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Big Customers Can Be Riskier Than Small Ones

Posted by: John Tozzi on January 5, 2010

Think big, established companies make less risky clients than small businesses? Not when it comes to getting paid on time, according to recent data from credit bureau Experian.

Companies with more than 1,000 employees are dramatically more likely to be severely delinquent — that’s more than 90 days late on a payment — in the next 12 months than other size businesses. On a 100 point scale, with higher scores indicating less risk, Experian gives 1,000+ employee companies a 34. Smaller businesses score between 55 and 61. Large companies (through November) were behind on 23% of dollars owed, higher than any other category.

Why? Because they can, says Dan Meder, Experian VP of product development and marketing. “They can, in many cases, pay slow and it’s not going to hurt them as much,” he says. When small businesses pay vendors late, it generally indicates that the company has cash flow problems, Meder says. Large companies have the leverage to slow pay vendors with few consequences. “They may not have really severe cash flow issues. They’re paying slow because they choose to,” Meder says.

BW columnist George Cloutier took a lot of heat in the comments of a recent piece advising small businesses to pay late to improve cash flow. I’m not defending Cloutier’s position that angered so many readers. (In a former life as a freelancer I was on the wrong side of more than one late invoice…) But it’s interesting to see that big companies are far more guilty of this than small ones, according to the Experian report.

As many commenters on Cloutier’s piece noted, delaying payments may help one company but simply passes the problem to the vendor. “You’ve always got that downstream effect where if I’m not getting paid, then I don’t have the money to pay somebody else, and they don’t have the money to pay somebody else,” Meder says.

Experian has a tool to show different risk levels by industry, region, and the size of the business. Take a look before you assume that a bigger client is more likely to pay on time.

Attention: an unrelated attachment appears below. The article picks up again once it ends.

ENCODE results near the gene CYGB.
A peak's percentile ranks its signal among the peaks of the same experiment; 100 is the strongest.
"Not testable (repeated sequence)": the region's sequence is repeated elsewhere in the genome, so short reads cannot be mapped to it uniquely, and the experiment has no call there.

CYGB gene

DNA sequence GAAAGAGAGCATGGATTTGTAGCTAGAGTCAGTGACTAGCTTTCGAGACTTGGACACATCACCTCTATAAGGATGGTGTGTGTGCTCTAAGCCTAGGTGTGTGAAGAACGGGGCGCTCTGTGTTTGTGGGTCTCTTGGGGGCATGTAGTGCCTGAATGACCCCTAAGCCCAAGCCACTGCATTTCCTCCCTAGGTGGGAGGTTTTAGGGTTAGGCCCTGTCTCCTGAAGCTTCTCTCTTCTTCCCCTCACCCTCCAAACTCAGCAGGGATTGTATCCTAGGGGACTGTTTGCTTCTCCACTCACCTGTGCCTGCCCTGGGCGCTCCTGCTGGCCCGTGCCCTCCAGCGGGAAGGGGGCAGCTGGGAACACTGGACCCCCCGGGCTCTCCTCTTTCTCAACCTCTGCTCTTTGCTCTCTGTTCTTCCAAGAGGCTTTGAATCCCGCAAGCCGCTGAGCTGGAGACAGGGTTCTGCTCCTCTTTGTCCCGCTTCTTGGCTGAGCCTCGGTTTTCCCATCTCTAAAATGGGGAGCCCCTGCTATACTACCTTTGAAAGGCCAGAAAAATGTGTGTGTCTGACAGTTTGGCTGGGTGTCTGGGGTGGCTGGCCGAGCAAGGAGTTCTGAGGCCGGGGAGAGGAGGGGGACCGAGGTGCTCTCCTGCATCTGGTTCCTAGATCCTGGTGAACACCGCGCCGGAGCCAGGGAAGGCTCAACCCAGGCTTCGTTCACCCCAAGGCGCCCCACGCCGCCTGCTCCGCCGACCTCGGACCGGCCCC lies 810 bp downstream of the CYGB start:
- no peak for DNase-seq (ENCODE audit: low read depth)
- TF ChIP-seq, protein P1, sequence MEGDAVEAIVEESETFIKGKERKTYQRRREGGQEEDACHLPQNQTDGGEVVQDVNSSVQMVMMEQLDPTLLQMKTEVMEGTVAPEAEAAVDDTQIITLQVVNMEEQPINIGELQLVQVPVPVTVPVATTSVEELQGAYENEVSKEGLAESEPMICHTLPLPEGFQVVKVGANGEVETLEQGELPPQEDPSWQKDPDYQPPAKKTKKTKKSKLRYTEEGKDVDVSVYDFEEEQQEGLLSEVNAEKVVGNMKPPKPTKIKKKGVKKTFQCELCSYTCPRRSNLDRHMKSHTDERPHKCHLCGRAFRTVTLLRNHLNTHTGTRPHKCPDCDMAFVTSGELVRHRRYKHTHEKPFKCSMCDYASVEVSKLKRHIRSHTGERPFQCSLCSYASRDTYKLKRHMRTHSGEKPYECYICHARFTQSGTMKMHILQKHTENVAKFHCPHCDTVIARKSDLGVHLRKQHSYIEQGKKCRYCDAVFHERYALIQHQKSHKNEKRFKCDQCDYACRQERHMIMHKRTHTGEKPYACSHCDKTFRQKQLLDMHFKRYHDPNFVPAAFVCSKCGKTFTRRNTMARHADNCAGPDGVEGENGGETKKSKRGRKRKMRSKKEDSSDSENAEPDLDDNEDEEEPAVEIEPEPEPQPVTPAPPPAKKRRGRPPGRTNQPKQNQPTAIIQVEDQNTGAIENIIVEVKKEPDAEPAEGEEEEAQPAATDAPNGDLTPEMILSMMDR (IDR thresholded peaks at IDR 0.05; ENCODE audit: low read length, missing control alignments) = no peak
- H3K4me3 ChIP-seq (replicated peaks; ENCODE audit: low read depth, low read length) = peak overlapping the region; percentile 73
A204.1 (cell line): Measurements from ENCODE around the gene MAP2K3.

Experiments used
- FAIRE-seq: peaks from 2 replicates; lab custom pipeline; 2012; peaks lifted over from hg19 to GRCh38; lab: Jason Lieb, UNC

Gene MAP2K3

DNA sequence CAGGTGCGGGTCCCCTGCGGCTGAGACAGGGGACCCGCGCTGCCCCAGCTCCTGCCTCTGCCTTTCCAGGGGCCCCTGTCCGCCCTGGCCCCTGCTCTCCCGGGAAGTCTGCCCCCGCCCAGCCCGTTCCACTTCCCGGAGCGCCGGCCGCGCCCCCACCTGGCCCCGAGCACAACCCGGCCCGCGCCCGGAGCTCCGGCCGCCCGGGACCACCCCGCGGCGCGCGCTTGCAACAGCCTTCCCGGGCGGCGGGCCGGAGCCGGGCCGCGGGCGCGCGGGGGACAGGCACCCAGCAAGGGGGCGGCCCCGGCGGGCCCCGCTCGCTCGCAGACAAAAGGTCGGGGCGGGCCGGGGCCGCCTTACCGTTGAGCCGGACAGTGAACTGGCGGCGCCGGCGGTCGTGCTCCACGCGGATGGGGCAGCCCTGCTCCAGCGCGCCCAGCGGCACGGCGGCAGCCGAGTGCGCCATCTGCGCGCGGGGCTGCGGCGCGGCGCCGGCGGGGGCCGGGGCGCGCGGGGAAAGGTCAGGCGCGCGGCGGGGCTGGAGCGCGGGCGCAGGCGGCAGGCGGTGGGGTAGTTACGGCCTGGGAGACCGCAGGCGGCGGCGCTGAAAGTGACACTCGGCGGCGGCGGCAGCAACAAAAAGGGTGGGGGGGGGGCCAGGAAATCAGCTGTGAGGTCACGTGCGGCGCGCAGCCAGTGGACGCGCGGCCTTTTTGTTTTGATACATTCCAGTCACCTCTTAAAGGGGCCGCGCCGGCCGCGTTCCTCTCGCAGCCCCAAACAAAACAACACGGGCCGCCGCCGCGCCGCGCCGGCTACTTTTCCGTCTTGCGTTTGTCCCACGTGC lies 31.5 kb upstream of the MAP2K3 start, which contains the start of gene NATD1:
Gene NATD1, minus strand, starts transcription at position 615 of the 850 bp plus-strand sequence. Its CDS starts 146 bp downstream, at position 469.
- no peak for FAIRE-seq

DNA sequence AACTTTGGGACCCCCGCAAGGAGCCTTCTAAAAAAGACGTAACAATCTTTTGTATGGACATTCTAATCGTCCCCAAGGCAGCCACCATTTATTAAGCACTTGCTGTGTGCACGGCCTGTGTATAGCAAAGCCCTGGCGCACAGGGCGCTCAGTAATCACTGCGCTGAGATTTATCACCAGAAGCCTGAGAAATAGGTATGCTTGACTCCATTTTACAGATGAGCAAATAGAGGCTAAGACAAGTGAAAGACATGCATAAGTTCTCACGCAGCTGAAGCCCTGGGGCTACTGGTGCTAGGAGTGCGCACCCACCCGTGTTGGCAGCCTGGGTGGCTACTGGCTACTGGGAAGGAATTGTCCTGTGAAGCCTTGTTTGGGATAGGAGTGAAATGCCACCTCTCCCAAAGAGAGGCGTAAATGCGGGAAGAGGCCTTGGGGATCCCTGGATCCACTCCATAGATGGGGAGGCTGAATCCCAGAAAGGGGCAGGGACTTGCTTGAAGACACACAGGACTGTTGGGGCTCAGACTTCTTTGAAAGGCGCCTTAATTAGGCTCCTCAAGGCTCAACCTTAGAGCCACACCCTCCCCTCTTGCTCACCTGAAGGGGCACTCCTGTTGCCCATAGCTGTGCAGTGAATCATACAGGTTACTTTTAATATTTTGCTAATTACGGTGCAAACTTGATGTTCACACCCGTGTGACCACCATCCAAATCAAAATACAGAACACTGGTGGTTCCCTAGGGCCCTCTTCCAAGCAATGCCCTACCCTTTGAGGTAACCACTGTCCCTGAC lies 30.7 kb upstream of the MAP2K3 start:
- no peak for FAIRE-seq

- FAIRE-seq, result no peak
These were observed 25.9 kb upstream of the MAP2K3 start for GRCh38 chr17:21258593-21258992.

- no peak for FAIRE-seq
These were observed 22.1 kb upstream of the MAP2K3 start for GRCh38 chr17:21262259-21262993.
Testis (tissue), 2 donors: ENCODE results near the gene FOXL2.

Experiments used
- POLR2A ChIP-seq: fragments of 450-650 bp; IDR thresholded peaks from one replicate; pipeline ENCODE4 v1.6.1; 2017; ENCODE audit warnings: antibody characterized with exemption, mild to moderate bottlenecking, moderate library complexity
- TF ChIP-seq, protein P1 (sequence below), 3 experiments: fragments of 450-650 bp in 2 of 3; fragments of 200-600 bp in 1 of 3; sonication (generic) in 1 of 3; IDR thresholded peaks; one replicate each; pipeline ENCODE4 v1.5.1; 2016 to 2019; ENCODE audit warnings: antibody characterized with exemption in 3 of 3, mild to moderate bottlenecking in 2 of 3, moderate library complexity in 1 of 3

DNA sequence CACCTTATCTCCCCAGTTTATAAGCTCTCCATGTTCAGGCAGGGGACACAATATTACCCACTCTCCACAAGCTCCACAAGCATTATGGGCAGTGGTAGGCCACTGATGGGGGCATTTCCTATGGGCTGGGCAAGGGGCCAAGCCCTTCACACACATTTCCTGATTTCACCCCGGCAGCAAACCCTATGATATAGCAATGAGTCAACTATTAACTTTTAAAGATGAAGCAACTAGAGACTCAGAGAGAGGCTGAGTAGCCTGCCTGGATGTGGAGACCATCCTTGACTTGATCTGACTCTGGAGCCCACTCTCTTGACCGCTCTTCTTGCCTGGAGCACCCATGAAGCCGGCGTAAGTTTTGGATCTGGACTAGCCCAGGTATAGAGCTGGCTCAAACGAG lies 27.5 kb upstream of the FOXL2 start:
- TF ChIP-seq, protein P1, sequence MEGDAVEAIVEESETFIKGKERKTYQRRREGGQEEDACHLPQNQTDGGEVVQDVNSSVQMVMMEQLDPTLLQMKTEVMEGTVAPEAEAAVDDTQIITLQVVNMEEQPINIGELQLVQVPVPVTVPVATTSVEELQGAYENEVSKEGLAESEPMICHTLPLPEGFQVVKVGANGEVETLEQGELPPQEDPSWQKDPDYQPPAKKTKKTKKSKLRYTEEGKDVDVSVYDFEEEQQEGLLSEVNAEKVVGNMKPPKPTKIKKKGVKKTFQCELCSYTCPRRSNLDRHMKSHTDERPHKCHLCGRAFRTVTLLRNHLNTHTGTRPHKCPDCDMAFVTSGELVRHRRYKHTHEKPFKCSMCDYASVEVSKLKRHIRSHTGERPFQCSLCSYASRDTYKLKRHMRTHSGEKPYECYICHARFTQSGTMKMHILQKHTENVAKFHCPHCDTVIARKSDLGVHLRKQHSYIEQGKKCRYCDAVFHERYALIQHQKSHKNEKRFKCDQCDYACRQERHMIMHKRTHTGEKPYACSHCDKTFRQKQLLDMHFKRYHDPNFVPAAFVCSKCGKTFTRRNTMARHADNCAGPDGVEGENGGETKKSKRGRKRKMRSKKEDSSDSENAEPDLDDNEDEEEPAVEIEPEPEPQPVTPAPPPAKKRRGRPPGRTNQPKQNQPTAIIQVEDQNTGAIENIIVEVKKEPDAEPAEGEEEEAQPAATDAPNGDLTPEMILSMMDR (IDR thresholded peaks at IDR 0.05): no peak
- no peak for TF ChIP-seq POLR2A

Reader Comments

Susan Martin

January 6, 2010 9:34 AM

Great info John, I'm not surprised, but am somewhat taken aback by the Experian ratings. My advice to service firms is to try to come up with a way to get regular payments in advance and avoid the whole billing thing altogether. It may not be possible for all industries, but for those who can, it makes a huge difference in their cash flow and profitability.

Biz Loan Central

January 6, 2010 10:04 AM

Although it's good to see the actual data, most small businesses have already been aware of this slow pay environment. SMB's are really between a rock and a hard place because they need the business, but are not in a position to dictate timely payment. All SMB's should explore credit lines against accounts receivable and/or selling invoices to improve cash flow. If a retailer accepts a credit card for payment, this is the same thing as selling an invoice at a discount. By the same token, credit lines using accounts receivable are given at the same cost as accepting a credit card.
Just my $.02


January 6, 2010 2:55 PM

I worked in marketing for several Fortune 100 firms, and that was corporate policy. We paid in 90 days. If the vendors didn't like it, oh well!

Tom Hoyum

January 7, 2010 1:00 AM

Big Customers Can Be Riskier Than Small Ones

After years of credit and collection consulting, I recommend that you
1) Know how much risk in dollars that your company can afford with big customers. Will your profit margin cover excessive delays, such as 90 day terms, followed by periodic payment terms beyond that point? Or if a big customer went bankrupt, can your company go on? You set the risk limits.
2) Know your big customers very well before you sign the contract and continue reviewing them during the business relationship.
3) Use all the credit resources that are available and appropriate for the size of the risk. Major credit components, such as credit reports from a number of credit reporting companies, and credit insurance, can show you a trend of how a big customer does business. Dig deep. Who owns the company? How have they performed in the past, especially during critical times? Are you satisfied with the answers and can you verify them?

These ideas will help you determine what is best for your company and reduce the risk.

Tom Hoyum

Daniel DeHaan

March 13, 2010 1:49 PM

Unfortunately, this problem is all to common. In my small business, cash flow is the number one concern.

I have found it helpful when submitting an invoice to ask the client about the corporate payment procedure. Often times a company representative will be willing to share some key insights.

Personally, I don't mind waiting a little to get paid as long as I know when to expect the money.

-Daniel DeHaan


September 1, 2010 3:15 AM

Payments are backward looking. There are many ways to massage. Prediction should be based on market segment health, market segment position, forward planning within the market segment. Also, consider diversification among the customers that use product as an input.

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What's it like to run your own company today? Entrepreneurs face multiple hurdles new and old, from raising capital and managing employees to keeping up with technology and competing in a global marketplace. In this blog, the Small Business channel's John Tozzi and Nick Leiber discuss the news, trends, and ideas that matter to small business owners. Follow them on Twitter @newentrepreneur.

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